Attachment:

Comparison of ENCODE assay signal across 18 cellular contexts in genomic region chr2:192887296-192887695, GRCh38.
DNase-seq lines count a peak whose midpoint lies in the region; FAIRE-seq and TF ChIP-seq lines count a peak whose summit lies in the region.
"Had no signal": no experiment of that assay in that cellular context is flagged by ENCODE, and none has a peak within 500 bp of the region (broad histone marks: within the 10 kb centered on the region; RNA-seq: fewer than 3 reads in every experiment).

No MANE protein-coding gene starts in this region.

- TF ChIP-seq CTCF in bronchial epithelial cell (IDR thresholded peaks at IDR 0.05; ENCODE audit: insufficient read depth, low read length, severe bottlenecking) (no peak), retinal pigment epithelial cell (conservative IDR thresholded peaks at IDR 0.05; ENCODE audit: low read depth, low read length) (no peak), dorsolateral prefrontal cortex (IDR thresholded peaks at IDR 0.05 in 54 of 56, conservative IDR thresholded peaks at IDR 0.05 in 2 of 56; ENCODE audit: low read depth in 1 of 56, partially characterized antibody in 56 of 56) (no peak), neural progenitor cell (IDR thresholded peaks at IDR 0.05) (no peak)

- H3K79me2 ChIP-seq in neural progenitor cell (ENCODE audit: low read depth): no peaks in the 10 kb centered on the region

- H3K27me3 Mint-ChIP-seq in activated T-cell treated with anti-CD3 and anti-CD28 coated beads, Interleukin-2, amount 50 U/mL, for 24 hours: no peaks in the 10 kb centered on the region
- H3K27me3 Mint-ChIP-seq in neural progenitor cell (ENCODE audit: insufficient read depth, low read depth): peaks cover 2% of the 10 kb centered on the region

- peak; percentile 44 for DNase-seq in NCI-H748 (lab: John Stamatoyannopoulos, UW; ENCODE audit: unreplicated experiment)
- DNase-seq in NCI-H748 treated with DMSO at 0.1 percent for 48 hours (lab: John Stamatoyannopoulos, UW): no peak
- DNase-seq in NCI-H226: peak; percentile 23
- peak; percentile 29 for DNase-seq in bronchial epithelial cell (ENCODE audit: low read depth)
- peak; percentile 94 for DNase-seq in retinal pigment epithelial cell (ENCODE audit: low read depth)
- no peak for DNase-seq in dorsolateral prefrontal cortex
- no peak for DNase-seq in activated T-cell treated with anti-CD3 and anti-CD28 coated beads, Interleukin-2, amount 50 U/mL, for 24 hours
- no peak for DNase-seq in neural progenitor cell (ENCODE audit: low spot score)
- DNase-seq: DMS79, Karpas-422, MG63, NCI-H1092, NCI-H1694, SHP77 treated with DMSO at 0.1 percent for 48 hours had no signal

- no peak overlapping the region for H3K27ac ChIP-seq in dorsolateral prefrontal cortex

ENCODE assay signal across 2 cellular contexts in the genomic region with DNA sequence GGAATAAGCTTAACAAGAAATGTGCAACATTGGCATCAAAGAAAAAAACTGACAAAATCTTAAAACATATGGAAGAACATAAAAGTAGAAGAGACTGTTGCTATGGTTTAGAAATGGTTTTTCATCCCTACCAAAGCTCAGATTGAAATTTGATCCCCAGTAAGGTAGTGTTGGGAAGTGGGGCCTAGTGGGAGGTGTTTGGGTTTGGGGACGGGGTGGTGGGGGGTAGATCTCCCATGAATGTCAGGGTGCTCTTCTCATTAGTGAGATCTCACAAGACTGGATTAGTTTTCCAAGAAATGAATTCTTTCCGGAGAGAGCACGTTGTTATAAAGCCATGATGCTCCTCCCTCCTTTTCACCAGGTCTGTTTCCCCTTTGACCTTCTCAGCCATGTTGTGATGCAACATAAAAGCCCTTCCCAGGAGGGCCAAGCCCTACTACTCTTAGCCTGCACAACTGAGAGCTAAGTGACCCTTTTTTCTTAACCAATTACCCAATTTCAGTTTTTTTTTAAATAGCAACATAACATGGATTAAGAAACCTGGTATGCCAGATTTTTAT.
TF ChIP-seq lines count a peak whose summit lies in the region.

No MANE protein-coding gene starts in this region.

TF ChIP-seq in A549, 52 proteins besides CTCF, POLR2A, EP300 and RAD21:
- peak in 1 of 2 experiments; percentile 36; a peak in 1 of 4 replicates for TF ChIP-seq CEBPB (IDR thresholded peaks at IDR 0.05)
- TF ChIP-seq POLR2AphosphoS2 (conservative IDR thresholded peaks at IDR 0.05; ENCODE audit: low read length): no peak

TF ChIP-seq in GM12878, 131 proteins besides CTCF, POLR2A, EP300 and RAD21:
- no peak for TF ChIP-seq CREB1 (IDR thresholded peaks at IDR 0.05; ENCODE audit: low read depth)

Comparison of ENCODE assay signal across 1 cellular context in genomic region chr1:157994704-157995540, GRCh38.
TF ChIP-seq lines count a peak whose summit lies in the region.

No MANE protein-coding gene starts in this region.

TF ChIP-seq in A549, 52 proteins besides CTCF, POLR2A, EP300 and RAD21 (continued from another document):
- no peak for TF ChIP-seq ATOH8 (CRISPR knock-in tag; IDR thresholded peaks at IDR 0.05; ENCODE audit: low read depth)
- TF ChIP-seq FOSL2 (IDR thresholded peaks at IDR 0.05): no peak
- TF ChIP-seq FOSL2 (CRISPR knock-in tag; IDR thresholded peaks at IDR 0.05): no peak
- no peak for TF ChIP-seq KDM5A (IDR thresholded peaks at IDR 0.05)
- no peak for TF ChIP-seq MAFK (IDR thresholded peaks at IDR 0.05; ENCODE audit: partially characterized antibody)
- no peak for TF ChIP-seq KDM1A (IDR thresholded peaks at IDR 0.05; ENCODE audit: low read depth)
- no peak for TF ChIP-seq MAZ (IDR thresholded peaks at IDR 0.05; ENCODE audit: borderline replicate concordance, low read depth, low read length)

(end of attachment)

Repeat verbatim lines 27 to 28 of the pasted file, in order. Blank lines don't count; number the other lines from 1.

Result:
Comparison of ENCODE assay signal across 1 cellular context in genomic region chr1:157994704-157995540, GRCh38.
TF ChIP-seq lines count a peak whose summit lies in the region.